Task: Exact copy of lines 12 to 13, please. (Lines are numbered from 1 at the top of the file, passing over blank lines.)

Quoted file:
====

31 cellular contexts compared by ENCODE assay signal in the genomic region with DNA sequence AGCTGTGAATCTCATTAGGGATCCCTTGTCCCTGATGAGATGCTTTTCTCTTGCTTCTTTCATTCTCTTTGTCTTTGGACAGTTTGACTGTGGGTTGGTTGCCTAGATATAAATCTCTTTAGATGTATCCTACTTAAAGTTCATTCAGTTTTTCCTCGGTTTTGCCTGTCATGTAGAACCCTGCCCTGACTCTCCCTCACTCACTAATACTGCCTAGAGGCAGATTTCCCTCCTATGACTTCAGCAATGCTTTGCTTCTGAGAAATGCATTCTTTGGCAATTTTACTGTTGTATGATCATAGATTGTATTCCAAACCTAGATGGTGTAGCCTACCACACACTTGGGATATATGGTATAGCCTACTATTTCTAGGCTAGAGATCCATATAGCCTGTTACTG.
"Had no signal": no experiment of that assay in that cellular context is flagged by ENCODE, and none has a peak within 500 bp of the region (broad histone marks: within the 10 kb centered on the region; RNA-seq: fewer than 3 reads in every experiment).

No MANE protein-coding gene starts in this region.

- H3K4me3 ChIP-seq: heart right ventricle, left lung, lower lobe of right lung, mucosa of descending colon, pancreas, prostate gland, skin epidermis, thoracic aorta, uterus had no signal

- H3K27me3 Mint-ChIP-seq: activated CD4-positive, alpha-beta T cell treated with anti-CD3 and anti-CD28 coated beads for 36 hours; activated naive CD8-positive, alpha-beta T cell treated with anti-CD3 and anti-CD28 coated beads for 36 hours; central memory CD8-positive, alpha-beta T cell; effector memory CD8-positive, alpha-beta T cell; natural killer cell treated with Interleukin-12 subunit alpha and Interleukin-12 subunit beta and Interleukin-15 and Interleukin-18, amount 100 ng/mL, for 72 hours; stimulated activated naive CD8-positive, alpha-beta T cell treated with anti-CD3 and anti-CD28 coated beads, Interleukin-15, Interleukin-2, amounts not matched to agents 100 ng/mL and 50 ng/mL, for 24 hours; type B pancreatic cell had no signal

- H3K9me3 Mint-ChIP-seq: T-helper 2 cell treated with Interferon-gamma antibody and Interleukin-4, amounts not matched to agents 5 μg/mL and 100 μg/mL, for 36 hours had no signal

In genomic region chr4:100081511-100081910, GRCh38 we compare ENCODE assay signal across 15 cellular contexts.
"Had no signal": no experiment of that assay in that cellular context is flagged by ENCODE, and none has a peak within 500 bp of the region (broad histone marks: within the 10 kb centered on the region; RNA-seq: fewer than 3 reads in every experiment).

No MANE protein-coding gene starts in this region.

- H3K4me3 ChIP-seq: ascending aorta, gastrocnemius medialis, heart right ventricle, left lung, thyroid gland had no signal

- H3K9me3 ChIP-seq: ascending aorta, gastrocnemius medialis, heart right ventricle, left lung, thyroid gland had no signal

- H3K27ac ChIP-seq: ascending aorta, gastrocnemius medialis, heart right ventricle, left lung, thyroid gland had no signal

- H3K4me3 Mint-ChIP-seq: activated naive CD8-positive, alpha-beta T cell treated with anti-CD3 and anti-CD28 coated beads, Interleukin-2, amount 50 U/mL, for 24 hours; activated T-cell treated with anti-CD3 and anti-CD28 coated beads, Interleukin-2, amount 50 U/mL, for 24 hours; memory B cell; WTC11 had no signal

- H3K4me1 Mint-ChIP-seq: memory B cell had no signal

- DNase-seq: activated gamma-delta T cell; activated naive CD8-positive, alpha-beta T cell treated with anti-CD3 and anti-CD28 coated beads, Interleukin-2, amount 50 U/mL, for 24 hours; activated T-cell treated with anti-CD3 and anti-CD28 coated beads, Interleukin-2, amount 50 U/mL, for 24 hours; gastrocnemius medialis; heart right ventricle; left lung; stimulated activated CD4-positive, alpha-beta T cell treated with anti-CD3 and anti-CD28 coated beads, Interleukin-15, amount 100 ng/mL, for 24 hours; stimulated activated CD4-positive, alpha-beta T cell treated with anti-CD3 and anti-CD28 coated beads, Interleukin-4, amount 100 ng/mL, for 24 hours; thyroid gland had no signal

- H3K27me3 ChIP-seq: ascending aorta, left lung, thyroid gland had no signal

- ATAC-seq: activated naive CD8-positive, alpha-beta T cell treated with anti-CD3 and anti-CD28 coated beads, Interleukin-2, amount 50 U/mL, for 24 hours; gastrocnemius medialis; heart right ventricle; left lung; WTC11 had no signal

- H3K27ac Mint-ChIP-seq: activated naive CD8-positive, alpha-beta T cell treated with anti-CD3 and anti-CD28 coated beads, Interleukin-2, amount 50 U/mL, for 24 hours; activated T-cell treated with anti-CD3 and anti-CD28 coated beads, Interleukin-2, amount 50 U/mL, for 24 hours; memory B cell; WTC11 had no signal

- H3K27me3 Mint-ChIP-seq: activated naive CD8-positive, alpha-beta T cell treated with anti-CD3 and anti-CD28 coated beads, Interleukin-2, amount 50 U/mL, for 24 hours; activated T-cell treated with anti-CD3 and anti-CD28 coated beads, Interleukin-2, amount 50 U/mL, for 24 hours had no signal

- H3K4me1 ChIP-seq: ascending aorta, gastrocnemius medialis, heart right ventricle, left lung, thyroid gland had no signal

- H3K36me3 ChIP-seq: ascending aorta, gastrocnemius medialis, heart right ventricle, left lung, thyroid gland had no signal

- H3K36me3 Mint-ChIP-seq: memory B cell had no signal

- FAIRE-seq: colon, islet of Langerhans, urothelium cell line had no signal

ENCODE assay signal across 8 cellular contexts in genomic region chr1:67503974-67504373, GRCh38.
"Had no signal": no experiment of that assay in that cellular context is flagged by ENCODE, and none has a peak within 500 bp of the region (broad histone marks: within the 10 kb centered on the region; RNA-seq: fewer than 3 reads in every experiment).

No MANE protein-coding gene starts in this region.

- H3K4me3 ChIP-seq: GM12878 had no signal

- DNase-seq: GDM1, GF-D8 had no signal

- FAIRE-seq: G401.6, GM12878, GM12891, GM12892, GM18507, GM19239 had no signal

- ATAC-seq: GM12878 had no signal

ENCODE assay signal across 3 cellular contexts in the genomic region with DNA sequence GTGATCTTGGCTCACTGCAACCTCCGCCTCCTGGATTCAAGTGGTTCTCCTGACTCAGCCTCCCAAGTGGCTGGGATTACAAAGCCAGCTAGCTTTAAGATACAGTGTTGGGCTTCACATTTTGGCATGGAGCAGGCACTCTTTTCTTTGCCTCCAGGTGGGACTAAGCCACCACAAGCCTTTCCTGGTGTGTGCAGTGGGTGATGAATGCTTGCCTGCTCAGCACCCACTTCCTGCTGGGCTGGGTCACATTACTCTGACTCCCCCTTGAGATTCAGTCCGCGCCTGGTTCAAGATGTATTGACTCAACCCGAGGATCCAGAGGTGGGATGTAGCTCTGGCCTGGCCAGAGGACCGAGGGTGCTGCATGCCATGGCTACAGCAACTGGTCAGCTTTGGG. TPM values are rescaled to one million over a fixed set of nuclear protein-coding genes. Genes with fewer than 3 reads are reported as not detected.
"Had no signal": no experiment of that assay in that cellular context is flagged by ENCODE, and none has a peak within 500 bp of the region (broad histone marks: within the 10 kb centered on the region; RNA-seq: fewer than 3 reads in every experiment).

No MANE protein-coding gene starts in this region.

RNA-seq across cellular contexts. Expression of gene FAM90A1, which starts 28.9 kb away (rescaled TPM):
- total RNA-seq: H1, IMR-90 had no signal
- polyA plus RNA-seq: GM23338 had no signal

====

- H3K27ac ChIP-seq: ascending aorta, gastrocnemius medialis, heart right ventricle, left lung, thyroid gland had no signal

- H3K4me3 Mint-ChIP-seq: activated naive CD8-positive, alpha-beta T cell treated with anti-CD3 and anti-CD28 coated beads, Interleukin-2, amount 50 U/mL, for 24 hours; activated T-cell treated with anti-CD3 and anti-CD28 coated beads, Interleukin-2, amount 50 U/mL, for 24 hours; memory B cell; WTC11 had no signal